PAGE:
The authors nicely contextualize what they call the “five forces” in what amounts to a technology megatrend: mobile, sensor devices, social media, big data and location-based technologies. These forces add up to a formidable package, one that deserves scrutiny far beyond the boundaries of greater Silicon Valley, where much of the action takes place.

age-of-context

The book goes on sale today on Amazon (though Amazon lists its release date as Sept. 5).

Scoble and Israel (both friends) convey their thesis – generally about the public good that will be served by the new contextual technologies, accompanied by the occasional caveat or warning – by stringing together short anecdotes about how people are adopting and adapting to this quickly emerging landscape.

Throughout the book, the authors raise provocative questions about how society should navigates an era of pervasive data: Who owns data being collected on individuals? How are the rules of privacy being reshaped, and who gets a say?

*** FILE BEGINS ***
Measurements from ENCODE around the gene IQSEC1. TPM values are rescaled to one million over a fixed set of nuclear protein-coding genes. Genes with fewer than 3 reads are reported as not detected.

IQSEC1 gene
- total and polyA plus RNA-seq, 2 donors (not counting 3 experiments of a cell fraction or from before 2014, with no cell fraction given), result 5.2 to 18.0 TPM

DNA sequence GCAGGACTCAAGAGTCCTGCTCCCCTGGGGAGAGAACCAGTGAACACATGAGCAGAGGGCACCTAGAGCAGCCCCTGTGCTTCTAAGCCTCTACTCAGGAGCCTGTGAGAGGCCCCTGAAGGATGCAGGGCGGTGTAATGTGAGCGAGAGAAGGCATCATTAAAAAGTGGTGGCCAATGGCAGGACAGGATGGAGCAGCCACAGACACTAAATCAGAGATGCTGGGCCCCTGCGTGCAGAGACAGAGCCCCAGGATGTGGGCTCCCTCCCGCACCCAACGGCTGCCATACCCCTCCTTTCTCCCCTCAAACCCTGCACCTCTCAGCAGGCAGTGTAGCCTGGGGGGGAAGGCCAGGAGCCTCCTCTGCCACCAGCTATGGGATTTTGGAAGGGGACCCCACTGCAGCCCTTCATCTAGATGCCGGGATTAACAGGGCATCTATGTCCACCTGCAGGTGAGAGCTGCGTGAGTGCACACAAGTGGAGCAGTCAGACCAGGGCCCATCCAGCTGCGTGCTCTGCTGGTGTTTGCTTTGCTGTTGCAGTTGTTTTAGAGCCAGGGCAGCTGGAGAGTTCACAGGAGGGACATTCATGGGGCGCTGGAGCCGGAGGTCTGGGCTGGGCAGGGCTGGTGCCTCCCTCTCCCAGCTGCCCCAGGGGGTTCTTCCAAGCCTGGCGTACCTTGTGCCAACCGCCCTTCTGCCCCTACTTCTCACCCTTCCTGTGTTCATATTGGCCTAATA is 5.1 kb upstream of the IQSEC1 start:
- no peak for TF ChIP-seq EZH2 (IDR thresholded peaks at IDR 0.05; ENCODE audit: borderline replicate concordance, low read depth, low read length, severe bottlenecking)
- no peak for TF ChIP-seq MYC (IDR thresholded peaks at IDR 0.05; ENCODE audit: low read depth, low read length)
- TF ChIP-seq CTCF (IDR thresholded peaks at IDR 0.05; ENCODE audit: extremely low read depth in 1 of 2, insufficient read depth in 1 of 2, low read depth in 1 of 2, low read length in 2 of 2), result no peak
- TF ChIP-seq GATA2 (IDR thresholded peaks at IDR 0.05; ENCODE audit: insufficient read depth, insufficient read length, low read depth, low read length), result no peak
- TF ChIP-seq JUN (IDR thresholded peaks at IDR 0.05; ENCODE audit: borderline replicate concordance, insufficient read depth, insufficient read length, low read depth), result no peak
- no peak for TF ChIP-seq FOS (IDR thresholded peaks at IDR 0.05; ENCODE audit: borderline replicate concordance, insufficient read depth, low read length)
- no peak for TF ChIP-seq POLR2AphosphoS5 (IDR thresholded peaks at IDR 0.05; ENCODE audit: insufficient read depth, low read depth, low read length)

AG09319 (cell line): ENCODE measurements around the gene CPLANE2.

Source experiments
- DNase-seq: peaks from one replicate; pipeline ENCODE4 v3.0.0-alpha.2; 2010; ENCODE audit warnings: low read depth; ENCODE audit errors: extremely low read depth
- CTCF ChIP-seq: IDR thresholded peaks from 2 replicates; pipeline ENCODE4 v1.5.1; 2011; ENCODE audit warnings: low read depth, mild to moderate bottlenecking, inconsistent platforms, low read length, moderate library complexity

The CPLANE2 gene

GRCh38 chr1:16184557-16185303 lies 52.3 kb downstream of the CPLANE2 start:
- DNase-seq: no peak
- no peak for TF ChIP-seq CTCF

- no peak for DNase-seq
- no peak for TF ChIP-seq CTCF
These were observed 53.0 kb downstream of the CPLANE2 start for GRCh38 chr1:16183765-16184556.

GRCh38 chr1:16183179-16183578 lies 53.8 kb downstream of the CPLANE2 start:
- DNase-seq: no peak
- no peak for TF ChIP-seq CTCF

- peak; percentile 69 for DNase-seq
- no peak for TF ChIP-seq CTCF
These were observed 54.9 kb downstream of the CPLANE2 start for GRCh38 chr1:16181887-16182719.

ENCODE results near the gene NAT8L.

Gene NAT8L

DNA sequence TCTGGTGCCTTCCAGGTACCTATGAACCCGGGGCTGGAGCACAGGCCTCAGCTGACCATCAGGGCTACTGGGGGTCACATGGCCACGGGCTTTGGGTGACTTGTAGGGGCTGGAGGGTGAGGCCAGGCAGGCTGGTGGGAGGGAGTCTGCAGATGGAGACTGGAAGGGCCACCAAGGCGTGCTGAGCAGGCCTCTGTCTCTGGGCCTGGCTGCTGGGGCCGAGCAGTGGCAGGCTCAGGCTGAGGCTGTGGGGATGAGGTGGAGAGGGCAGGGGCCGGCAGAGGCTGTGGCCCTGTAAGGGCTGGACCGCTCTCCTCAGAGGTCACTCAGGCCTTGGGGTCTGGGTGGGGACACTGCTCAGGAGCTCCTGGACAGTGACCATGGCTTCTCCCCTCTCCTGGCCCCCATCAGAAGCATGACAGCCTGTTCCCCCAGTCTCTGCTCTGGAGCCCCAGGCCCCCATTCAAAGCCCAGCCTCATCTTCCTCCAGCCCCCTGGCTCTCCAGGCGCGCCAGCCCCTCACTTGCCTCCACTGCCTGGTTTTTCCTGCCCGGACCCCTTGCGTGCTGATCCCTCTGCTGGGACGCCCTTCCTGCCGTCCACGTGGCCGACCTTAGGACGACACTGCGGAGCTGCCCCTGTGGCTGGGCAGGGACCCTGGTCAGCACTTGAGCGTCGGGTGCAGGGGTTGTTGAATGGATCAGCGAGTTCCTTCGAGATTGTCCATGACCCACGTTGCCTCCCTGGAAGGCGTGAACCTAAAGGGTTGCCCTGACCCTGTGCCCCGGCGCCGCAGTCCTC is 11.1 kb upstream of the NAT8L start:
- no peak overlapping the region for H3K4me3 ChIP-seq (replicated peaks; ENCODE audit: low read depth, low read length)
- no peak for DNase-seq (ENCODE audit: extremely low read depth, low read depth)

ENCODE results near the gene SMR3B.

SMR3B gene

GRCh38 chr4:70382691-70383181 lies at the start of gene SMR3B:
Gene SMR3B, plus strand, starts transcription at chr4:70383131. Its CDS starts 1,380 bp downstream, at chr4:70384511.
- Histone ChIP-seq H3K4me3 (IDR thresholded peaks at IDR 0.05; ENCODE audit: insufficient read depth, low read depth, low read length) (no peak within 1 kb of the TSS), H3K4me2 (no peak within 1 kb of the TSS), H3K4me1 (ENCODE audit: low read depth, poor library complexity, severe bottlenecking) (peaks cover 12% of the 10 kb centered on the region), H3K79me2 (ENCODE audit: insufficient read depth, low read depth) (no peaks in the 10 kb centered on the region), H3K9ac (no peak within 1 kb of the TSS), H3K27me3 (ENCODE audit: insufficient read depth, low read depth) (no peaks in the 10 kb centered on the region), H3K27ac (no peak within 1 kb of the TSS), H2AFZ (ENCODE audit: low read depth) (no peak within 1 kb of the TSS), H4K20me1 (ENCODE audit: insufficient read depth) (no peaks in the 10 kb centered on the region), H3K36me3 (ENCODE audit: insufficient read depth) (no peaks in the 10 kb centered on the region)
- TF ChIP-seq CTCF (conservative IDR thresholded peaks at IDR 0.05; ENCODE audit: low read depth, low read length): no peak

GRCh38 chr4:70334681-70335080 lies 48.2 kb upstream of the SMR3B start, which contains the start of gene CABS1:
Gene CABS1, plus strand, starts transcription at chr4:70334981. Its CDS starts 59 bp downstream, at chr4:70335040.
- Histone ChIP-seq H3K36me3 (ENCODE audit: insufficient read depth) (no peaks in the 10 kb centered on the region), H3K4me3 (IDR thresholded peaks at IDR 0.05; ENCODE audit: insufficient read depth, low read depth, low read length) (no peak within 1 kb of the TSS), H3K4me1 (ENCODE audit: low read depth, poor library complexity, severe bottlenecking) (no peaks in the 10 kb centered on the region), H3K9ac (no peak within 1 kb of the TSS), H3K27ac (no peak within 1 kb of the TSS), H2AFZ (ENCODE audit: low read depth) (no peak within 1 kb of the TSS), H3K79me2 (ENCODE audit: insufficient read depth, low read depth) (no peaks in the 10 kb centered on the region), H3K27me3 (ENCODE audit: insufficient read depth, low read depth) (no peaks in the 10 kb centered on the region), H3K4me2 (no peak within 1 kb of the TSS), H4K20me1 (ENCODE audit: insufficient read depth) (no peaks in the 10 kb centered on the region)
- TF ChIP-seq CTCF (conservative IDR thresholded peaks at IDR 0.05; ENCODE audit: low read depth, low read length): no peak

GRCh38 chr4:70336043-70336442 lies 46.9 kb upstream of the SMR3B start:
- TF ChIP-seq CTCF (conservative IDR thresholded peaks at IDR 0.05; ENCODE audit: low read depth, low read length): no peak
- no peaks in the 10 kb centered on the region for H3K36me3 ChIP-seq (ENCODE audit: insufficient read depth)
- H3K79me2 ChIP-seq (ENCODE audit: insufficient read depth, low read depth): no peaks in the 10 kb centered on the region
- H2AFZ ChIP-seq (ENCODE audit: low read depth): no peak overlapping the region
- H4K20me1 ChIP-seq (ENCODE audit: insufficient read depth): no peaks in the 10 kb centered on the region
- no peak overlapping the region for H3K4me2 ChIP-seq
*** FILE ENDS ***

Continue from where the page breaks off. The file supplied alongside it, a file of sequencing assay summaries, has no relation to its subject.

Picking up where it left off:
As someone who is immersed in Silicon Valley culture, I found myself nodding along more often than not, bemused by some of the bouts of optimistic boosterism and skeptical of some of the more grand claims. But that’s precisely why “The Age of Context” works: It raises the right questions and takes square aim at many of our cherished beliefs. We all have opinions about the effects that these transformations are casting on society, and you’ll have your own chance to cheer or jeer at the conclusions the authors draw. Continue reading